Additional taxes on banks and life insurers

Recently enacted legislation implements, for banks and life insurers and their related financial institutions, a one-time 15% tax for the 2022 taxation year and a new additional 1.5% income tax for taxation years ending after 7 April 2022 (exemptions are available). See Banks and life insurers in the Taxes on corporate income section and our Tax Insights 'Finance releases draft legislative proposals: Taxation of insurance contracts under IFRS 17' at for more information.

Taxation of insurance contracts

Effective 1 January 2023, in response to the new accounting standard (IFRS 17), recently enacted legislation implements changes to the taxation of insurance contracts. See Taxation of insurance contracts in the Income determination section and our Tax Insights ‘Finance releases draft legislative proposals: Taxation of insurance contracts under IFRS 17' at for more information.

Hybrid mismatch arrangements

Draft legislative proposals (the first of two legislative packages) eliminate the tax benefits from hybrid mismatch arrangements, which are generally cross-border transactions that are characterised differently under the tax laws of different countries. The first package of proposed rules will apply for payments generally arising after 30 June 2022. See Hybrid mismatch arrangements in the Group taxation section and our Tax Insights ‘Canada introduces first package of hybrid mismatch rules' at for more information.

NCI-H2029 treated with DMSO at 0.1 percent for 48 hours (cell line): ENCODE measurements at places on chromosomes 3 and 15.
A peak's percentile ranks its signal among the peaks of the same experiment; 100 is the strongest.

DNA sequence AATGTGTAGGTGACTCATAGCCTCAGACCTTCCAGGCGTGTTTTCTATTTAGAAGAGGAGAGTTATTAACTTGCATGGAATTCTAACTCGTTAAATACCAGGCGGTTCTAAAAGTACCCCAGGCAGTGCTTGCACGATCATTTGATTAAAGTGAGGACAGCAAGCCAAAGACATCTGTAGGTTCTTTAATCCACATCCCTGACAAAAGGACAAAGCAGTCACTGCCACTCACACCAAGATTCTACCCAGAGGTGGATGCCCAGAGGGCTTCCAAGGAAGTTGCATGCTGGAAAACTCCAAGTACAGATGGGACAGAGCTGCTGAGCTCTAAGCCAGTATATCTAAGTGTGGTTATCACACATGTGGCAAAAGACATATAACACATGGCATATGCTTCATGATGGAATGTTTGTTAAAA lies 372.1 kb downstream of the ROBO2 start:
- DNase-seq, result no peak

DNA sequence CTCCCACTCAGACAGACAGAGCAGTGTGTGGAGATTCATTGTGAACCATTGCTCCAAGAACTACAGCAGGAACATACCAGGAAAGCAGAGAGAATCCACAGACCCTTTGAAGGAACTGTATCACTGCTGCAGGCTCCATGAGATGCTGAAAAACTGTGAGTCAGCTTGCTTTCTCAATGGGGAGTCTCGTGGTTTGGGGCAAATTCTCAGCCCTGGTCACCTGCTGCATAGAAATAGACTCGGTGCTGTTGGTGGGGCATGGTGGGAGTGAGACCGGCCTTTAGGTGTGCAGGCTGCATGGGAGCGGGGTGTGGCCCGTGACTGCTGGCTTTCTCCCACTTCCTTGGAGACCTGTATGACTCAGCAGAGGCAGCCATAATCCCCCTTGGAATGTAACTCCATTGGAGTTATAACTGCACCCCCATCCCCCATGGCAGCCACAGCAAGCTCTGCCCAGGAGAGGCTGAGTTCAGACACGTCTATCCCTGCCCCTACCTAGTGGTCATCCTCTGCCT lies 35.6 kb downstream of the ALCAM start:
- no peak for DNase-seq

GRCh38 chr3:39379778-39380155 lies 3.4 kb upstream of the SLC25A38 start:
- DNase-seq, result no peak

Global minimum tax and the new international tax framework

138 countries, including Canada, have committed to fundamental changes to the international corporate tax system that support the Organisation for Economic Co-operation and Development (OECD) Inclusive Framework's 'Tax Challenges Arising from Digitalisation' project. The changes would provide new taxing rights that:

  • reallocate some portion of the profits of large multinational enterprises (MNEs) to countries where the MNE's customers are located (Pillar One), and
  • adopt a global minimum effective tax rate of 15% (Pillar Two).

Pillar Two is expected to generally begin coming into effect in 2024, while the multilateral convention to implement Pillar One is expected to be open for signature in mid-2023. See Global minimum tax and the new international tax framework in the Taxes on corporate income section and our Tax Insights 'The new international tax framework and Canada's digital services tax' and 'Digital Services Tax (DST): Will the DST's potential implementation affect your business?' at for more information.

Digital services tax (DST)